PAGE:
Vic Angoco, senior vice president for Matson’s Pacific operations, said the company has been loading and transporting molasses at the harbor for about 30 years.

Angoco said the company regrets what happened.

“We take pride in being good stewards of the land, good stewards of the ocean, and in this case, we didn’t live up to our standards,” he said. “And we are truly sorry for that, we’re truly sorry for that.”

More fish have died because of the spill than in any other incident in the area, Gill said. The fish are dying because the high concentration of molasses is making it difficult for them to breathe, said Health Department spokeswoman Janice Okubo.

The spill occurred in an industrial area where Matson loads molasses and other goods for shipping. The harbor is west of downtown Honolulu.

Three days after the spill, several patches of discolored water were clearly visible from across the harbor where Matson operates, and fish were tougher than usual to see.

John Hernandez, owner of a fish broker across the harbor from Matson, said he believed it would take years for the waters to restore.

Downstream from the spill, workers collected dead fish in nets at a small sailing club, placing them in plastic bags and blue plastic tubs.

Angoco said Matson temporarily patched the hole and the pipe stopped leaking Tuesday morning. The company was working on a permanent fix.

As much as 233,000 gallons of molasses leaked into the harbor. That’s equivalent to what would fill about seven rail cars or about one-third of an Olympic-sized swimming pool.

The state has been documenting the collected fish and keeping them on ice for possible testing. Officials were also collecting water samples. The data will allow the department to estimate the duration and severity of the contamination.

Matson ships molasses from Hawaii to the mainland about once a week. Molasses is made at Hawaii’s last sugar plantation, run by Hawaiian Commercial & Sugar Co. on Maui.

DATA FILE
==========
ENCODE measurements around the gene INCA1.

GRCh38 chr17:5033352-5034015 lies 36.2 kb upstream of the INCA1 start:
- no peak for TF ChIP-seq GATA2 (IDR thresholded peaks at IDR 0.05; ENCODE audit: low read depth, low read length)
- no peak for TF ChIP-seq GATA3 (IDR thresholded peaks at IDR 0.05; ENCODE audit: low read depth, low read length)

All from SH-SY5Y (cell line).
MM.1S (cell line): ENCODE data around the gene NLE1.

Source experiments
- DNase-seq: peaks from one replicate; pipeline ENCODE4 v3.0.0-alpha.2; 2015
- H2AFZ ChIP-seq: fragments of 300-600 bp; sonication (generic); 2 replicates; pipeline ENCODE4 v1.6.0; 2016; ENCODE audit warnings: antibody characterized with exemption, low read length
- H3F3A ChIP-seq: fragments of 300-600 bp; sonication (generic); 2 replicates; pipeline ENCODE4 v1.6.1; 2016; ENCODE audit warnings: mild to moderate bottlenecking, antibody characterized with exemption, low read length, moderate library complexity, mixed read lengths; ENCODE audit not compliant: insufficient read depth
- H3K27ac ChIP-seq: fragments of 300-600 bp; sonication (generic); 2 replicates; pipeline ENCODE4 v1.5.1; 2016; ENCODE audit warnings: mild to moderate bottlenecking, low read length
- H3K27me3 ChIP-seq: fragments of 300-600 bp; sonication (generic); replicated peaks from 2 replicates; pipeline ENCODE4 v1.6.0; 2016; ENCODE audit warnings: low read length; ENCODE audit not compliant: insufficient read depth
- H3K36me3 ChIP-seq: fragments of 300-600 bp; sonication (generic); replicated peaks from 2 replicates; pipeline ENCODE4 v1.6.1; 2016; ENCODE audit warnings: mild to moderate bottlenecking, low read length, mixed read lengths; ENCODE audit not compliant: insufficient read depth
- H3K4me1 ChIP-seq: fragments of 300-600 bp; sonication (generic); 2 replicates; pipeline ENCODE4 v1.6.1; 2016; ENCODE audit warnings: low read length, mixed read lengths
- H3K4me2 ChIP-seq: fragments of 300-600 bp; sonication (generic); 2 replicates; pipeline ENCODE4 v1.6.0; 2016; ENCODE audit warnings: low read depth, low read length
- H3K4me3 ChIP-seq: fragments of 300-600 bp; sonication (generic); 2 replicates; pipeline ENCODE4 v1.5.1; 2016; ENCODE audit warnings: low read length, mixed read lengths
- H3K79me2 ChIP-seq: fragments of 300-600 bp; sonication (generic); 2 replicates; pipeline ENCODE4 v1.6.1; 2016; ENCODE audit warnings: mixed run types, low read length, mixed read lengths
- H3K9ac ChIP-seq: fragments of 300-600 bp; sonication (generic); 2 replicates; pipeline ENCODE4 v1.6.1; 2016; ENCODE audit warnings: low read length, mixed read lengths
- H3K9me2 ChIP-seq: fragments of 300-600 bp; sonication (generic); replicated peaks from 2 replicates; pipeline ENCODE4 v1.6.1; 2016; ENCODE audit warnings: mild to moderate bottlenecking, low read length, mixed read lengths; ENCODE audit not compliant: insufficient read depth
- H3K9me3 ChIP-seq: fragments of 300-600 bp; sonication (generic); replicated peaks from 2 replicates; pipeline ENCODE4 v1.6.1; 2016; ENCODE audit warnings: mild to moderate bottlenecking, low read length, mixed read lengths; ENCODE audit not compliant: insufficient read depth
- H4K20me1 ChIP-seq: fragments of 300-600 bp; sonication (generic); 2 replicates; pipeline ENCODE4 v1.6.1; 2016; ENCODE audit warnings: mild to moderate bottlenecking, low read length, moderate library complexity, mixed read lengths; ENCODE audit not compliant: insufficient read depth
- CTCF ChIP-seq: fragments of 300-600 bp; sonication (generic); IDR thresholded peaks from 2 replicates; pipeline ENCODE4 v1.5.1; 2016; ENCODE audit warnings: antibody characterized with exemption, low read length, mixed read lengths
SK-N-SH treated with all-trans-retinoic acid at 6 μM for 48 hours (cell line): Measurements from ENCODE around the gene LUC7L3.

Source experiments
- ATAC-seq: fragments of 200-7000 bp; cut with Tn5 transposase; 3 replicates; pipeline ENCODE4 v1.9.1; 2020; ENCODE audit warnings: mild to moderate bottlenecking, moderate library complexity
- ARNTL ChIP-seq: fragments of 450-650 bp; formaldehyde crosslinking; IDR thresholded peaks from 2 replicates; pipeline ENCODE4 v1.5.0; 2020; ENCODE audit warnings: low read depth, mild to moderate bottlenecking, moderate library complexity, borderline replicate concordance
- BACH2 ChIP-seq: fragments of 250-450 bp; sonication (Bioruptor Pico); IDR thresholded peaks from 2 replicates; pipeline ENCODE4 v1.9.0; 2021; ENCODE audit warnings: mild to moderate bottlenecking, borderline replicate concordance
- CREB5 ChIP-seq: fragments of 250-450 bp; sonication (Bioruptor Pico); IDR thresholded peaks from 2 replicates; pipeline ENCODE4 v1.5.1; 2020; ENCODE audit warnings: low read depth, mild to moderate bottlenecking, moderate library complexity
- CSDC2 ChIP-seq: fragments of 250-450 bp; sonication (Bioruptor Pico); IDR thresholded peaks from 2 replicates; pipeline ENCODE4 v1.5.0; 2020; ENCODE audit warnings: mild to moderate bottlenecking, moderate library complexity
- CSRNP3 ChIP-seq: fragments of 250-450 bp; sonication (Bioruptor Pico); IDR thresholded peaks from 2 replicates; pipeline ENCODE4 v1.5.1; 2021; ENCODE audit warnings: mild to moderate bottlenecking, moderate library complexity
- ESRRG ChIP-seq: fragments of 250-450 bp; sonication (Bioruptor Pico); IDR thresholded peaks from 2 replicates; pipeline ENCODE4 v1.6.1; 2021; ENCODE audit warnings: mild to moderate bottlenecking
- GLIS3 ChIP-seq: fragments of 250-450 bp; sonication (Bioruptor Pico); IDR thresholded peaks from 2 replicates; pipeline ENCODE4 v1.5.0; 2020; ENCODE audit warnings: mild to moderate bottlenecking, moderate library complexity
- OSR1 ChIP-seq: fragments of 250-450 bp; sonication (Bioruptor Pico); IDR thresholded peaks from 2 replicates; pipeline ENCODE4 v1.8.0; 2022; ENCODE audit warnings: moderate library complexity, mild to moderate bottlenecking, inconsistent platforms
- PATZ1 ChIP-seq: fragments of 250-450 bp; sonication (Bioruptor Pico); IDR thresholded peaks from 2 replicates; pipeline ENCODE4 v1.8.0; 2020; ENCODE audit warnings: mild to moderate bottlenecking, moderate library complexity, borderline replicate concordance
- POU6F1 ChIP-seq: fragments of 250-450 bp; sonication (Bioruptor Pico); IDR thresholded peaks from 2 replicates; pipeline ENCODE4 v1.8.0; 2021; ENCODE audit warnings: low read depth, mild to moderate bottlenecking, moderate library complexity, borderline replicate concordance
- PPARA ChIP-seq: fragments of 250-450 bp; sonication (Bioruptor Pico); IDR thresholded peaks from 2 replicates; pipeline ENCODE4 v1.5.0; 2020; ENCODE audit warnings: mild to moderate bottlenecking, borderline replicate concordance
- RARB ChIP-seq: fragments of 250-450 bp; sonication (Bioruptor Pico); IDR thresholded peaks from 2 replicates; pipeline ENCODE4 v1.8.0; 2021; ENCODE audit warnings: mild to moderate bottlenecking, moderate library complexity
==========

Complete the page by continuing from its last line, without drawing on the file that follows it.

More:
Milwaukee’s Latest De-Icing Strategy: Cheese Brine

MILWAUKEE (AP) – It’s a road Milwaukee’s been down before: What can the Department of Public Works add to rock salt to help de-ice streets in the winter?

While rock salt is plentiful and inexpensive, some have raised concerns about its long-term effects on roads and the environment. So, this winter, crews will sprinkle in a little cheese brine, the liquid waste product left over in the cheesemaking process. The only downside, the city says, is its distinctive odor.

Milwaukee has experimented with alternative de-icing products before, such as beet juice in 2009 which, when mixed with salt in the city’s trucks, turned into something resembling oatmeal, the Journal Sentinel reported. The city has also used a molasses-type product in the past, but residents complained they were tracking the sticky stuff into their homes.

Polk County, in far western Wisconsin, has used cheese brine since 2009. Officials there say salt trucks spread 30 percent less road salt when using the cheese brine mixture. They also said using the cheese byproduct saved $40,000 in 2009-2010.

The county’s brine is supplied by F & A Dairy, which otherwise would have to find another way of disposing of the waste.